miracidium

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Related to Miracidia: cercariae

mi·ra·cid·i·um

 (mîr′ə-sĭd′ē-əm, mī′rə-)
n. pl. mi·ra·cid·i·a (-ē-ə)
A ciliated larva of a digenetic trematode, which hatches from the egg and enters the first intermediate host, where it develops into a sporocyst or a redia.

[German, from Greek *meirakidion (attested in Latin as mīracidion, one in early adolescence), diminutive of meirax, young girl, young person, lad.]

mi′ra·cid′i·al adj.

miracidium

(ˌmaɪrəˈsɪdɪəm)
n, pl -ia (-ɪə)
(Animals) the flat ciliated larva of flukes that hatches from the egg and gives rise asexually to other larval forms
[C20: New Latin, via Late Latin miracidion, from Greek meirax boy, girl]
ˌmiraˈcidial adj
References in periodicals archive ?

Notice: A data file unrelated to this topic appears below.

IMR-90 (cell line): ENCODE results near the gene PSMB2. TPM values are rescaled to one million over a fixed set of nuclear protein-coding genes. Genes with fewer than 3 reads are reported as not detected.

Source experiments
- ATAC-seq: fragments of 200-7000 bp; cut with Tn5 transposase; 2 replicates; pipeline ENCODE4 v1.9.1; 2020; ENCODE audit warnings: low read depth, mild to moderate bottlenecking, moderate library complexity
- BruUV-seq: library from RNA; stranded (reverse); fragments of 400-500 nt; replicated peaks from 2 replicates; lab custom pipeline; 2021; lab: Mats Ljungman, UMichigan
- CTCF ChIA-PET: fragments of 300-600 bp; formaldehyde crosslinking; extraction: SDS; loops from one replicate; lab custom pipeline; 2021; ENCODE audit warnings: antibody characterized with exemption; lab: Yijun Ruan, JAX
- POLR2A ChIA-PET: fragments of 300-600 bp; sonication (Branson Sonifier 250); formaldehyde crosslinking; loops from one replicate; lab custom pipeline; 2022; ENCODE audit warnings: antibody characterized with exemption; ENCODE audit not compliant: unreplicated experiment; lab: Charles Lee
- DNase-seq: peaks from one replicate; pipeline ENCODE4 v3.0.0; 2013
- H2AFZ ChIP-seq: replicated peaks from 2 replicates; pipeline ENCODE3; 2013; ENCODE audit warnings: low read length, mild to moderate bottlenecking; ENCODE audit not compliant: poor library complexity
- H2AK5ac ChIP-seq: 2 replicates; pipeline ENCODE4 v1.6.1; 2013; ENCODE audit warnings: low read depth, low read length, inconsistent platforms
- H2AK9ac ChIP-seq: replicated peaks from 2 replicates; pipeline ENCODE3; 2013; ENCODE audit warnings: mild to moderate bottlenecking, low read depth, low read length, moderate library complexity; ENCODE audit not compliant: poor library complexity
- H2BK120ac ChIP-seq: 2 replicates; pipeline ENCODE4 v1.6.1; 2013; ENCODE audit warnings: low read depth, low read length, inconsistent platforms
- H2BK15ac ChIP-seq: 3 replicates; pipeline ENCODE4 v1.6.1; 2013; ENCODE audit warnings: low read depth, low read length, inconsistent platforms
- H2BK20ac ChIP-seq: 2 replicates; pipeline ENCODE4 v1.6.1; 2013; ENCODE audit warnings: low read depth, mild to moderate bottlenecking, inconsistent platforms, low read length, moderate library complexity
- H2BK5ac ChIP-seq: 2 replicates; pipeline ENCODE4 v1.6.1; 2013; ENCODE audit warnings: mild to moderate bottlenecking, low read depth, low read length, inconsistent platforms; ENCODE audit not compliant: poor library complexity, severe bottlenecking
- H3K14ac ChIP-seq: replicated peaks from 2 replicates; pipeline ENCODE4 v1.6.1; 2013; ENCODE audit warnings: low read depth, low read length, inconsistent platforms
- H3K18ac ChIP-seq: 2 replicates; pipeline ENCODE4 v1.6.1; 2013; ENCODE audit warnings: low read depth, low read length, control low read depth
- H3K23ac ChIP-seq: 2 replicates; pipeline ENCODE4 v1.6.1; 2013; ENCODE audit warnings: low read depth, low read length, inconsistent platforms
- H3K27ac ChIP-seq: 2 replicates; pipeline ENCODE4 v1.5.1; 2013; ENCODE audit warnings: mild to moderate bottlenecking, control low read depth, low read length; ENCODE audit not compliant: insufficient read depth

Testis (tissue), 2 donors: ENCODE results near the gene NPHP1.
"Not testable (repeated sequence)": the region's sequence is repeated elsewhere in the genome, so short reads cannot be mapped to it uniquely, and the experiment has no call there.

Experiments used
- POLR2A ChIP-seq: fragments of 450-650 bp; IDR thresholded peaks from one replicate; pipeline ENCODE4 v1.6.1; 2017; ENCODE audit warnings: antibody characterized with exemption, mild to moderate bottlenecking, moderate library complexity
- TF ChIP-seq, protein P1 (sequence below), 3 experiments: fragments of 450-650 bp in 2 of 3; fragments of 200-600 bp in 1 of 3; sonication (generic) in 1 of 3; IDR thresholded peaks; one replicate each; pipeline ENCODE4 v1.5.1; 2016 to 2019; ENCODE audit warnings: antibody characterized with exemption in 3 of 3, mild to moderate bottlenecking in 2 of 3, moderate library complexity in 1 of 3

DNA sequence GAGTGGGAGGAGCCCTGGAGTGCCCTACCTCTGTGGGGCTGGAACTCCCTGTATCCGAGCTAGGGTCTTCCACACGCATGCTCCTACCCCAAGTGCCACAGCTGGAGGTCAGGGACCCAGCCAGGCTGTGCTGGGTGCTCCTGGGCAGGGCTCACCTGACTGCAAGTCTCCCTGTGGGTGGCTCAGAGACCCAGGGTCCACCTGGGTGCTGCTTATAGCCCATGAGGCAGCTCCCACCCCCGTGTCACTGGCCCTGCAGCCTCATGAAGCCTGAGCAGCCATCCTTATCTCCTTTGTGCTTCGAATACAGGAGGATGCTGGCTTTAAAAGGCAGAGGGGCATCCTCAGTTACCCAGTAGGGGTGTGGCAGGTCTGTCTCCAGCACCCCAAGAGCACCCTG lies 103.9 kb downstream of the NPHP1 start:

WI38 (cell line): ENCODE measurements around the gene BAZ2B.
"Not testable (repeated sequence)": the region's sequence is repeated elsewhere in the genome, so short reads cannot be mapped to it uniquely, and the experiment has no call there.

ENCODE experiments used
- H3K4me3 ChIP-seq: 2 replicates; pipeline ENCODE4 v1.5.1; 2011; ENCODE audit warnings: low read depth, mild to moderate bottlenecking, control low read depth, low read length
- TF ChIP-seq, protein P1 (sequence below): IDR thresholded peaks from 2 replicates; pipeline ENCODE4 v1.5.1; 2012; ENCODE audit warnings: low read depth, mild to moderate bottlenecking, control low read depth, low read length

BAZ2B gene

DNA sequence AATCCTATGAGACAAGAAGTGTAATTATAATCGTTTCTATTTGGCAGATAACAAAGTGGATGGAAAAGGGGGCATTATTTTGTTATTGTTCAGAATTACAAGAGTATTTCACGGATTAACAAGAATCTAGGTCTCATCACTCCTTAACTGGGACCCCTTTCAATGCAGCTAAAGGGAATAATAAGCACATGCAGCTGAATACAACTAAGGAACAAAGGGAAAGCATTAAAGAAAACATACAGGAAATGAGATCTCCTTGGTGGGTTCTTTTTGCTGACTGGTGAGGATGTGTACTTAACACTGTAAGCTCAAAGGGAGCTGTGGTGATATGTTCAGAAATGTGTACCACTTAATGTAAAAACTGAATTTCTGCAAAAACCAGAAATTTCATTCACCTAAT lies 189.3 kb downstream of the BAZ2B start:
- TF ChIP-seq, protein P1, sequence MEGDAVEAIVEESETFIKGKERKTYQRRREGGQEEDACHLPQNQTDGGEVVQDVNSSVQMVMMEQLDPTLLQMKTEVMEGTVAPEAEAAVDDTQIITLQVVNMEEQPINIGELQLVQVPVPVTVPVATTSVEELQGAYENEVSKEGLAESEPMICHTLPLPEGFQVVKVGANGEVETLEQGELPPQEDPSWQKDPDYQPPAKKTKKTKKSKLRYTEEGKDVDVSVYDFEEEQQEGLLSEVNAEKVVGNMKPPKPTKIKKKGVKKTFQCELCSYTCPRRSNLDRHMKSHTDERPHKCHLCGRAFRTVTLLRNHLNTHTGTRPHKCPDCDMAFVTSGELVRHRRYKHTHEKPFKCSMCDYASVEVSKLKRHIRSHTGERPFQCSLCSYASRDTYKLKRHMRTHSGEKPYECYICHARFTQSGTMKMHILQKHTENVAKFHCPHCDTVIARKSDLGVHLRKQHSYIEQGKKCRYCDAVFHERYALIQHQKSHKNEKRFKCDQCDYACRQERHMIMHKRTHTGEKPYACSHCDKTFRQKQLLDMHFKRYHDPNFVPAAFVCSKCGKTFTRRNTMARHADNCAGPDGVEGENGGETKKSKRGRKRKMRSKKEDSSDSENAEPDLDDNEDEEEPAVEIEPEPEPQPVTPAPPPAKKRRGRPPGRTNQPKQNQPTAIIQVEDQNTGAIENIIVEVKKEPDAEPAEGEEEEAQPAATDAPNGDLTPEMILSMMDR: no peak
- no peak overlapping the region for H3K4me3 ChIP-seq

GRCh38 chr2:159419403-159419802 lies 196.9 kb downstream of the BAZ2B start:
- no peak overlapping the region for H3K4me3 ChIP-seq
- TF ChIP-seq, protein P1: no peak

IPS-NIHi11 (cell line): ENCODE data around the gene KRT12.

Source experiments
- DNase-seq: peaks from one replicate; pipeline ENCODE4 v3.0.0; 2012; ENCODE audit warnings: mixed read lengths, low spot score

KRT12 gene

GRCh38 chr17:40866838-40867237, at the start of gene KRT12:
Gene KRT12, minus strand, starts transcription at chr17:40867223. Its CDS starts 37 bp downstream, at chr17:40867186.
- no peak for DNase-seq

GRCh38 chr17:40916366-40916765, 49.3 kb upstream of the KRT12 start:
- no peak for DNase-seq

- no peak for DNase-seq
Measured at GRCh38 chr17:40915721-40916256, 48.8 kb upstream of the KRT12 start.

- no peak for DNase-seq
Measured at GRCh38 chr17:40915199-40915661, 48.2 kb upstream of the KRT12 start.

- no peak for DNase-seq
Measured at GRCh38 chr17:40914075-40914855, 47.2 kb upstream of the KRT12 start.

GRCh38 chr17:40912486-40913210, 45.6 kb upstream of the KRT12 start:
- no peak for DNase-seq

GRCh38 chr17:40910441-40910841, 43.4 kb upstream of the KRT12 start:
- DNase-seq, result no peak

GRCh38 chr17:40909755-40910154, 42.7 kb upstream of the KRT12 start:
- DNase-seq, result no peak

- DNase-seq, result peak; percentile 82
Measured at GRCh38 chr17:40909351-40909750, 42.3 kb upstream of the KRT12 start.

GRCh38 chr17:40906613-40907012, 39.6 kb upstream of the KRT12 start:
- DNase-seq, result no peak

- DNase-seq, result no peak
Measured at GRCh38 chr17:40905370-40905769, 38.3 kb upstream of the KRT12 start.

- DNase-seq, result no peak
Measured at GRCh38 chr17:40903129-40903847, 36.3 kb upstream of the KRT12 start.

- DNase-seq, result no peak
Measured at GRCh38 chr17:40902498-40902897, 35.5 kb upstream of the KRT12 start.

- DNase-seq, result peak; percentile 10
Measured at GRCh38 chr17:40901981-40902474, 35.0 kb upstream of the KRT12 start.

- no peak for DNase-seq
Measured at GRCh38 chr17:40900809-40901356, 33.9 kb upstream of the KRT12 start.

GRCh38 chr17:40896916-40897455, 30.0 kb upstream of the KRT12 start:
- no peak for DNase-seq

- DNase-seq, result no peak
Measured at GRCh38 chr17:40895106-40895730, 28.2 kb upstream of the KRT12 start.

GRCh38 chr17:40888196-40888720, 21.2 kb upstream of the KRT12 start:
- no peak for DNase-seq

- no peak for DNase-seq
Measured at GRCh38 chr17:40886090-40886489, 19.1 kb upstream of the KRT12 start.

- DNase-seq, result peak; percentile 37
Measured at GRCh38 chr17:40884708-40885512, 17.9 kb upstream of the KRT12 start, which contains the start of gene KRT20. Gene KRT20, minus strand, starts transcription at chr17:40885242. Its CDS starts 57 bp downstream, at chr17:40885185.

Also, the time delay between infection of the snail by a miracidia and the development of the sporocyst to a point where cercaria begin to be excreted is temperature dependent and represented by the delay time, [[tau].
Serial sectioning showed that the eggs contained miracidia and had the overall appearance of S.
Transmission potential undoubtedly increases when snail intermediate hosts are available and ambient water temperatures are conducive for survival and motility of both miracidia and cercariae; however, age-related host responses, seasonal shifts in host foraging habits (Kelley & Horner 2008), and variable times of parasitic development and migration may obscure some seasonal parasite-host relationships.
The miracidia invade soft tissue of snails where they reproduce asexually.
The miracidia then penetrate, and further develop in, snails of the family Lymnaeidae.
embryonated eggs pass in the feces of the definitive host and miracidia hatch and penetrate tissues of a snail (first intermediate host).
The eggs then hatch and release miracidia, which penetrate and develop in an appropriate species of an intermediate snail host.
macroderoidids, ochetosomatids and telorchids; or by direct penetration of free-swimming miracidia hatched from eggs deposited in the bottom debris, as in Allassostomoides sp.